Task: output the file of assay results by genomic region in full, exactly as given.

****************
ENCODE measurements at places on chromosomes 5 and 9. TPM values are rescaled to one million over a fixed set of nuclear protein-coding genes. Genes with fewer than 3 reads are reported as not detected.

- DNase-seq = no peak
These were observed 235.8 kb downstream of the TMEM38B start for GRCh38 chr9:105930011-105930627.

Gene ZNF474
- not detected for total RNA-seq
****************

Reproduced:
ENCODE measurements at places on chromosomes 5 and 9. TPM values are rescaled to one million over a fixed set of nuclear protein-coding genes. Genes with fewer than 3 reads are reported as not detected.

- DNase-seq = no peak
These were observed 235.8 kb downstream of the TMEM38B start for GRCh38 chr9:105930011-105930627.

Gene ZNF474
- not detected for total RNA-seq